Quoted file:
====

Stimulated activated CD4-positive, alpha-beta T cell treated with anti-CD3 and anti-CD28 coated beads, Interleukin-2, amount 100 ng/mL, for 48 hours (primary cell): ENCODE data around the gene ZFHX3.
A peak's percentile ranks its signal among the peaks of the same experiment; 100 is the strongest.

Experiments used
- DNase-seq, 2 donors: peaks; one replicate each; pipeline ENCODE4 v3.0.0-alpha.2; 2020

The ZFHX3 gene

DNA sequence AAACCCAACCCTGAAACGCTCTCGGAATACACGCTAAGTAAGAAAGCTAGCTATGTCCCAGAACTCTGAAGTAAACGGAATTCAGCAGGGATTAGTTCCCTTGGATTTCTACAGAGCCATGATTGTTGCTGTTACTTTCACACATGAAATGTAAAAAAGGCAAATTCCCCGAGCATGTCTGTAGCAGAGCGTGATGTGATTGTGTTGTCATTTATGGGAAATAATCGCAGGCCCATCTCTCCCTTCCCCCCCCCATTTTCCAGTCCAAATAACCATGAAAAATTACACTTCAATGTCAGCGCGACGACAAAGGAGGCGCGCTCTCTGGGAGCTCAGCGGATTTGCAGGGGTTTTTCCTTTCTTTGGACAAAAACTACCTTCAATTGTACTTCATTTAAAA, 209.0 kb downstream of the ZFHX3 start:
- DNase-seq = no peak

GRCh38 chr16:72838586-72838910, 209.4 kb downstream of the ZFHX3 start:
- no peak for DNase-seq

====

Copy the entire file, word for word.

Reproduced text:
Stimulated activated CD4-positive, alpha-beta T cell treated with anti-CD3 and anti-CD28 coated beads, Interleukin-2, amount 100 ng/mL, for 48 hours (primary cell): ENCODE data around the gene ZFHX3.
A peak's percentile ranks its signal among the peaks of the same experiment; 100 is the strongest.

Experiments used
- DNase-seq, 2 donors: peaks; one replicate each; pipeline ENCODE4 v3.0.0-alpha.2; 2020

The ZFHX3 gene

DNA sequence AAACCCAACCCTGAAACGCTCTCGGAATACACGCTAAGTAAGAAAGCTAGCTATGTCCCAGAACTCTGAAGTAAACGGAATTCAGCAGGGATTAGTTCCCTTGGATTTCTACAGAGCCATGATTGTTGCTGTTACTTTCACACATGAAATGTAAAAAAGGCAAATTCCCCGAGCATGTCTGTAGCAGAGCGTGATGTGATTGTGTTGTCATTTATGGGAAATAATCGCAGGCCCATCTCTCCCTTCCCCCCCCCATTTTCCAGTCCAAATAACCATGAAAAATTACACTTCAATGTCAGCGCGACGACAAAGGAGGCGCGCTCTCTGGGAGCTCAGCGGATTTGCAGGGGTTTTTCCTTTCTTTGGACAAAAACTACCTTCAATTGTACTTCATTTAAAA, 209.0 kb downstream of the ZFHX3 start:
- DNase-seq = no peak

GRCh38 chr16:72838586-72838910, 209.4 kb downstream of the ZFHX3 start:
- no peak for DNase-seq